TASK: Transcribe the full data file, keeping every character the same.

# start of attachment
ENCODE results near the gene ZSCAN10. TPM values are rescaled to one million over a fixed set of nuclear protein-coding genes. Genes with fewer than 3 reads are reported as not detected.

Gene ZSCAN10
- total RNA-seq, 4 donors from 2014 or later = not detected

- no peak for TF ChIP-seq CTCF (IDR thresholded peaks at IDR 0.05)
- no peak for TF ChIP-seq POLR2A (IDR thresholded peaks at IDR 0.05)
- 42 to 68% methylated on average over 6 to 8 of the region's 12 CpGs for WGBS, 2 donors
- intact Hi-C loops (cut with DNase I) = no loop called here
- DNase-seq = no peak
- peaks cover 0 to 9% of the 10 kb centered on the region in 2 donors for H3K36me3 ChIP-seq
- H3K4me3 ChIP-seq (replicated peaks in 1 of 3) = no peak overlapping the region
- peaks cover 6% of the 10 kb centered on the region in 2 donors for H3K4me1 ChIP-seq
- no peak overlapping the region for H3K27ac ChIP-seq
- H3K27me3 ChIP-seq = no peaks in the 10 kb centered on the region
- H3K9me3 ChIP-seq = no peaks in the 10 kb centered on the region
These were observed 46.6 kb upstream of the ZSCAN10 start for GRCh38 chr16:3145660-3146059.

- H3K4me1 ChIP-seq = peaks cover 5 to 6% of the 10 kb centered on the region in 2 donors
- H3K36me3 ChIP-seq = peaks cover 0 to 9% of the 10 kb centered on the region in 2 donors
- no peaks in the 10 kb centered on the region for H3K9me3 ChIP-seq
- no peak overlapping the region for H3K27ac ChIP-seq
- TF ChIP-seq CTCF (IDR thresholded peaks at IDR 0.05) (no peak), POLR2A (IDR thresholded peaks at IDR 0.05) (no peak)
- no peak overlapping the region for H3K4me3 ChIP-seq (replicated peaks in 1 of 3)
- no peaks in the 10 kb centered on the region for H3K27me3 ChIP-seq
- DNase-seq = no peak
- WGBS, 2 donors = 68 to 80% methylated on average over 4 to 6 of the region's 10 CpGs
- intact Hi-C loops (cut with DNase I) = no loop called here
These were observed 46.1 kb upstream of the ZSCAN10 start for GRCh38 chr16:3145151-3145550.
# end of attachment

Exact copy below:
ENCODE results near the gene ZSCAN10. TPM values are rescaled to one million over a fixed set of nuclear protein-coding genes. Genes with fewer than 3 reads are reported as not detected.

Gene ZSCAN10
- total RNA-seq, 4 donors from 2014 or later = not detected

- no peak for TF ChIP-seq CTCF (IDR thresholded peaks at IDR 0.05)
- no peak for TF ChIP-seq POLR2A (IDR thresholded peaks at IDR 0.05)
- 42 to 68% methylated on average over 6 to 8 of the region's 12 CpGs for WGBS, 2 donors
- intact Hi-C loops (cut with DNase I) = no loop called here
- DNase-seq = no peak
- peaks cover 0 to 9% of the 10 kb centered on the region in 2 donors for H3K36me3 ChIP-seq
- H3K4me3 ChIP-seq (replicated peaks in 1 of 3) = no peak overlapping the region
- peaks cover 6% of the 10 kb centered on the region in 2 donors for H3K4me1 ChIP-seq
- no peak overlapping the region for H3K27ac ChIP-seq
- H3K27me3 ChIP-seq = no peaks in the 10 kb centered on the region
- H3K9me3 ChIP-seq = no peaks in the 10 kb centered on the region
These were observed 46.6 kb upstream of the ZSCAN10 start for GRCh38 chr16:3145660-3146059.

- H3K4me1 ChIP-seq = peaks cover 5 to 6% of the 10 kb centered on the region in 2 donors
- H3K36me3 ChIP-seq = peaks cover 0 to 9% of the 10 kb centered on the region in 2 donors
- no peaks in the 10 kb centered on the region for H3K9me3 ChIP-seq
- no peak overlapping the region for H3K27ac ChIP-seq
- TF ChIP-seq CTCF (IDR thresholded peaks at IDR 0.05) (no peak), POLR2A (IDR thresholded peaks at IDR 0.05) (no peak)
- no peak overlapping the region for H3K4me3 ChIP-seq (replicated peaks in 1 of 3)
- no peaks in the 10 kb centered on the region for H3K27me3 ChIP-seq
- DNase-seq = no peak
- WGBS, 2 donors = 68 to 80% methylated on average over 4 to 6 of the region's 10 CpGs
- intact Hi-C loops (cut with DNase I) = no loop called here
These were observed 46.1 kb upstream of the ZSCAN10 start for GRCh38 chr16:3145151-3145550.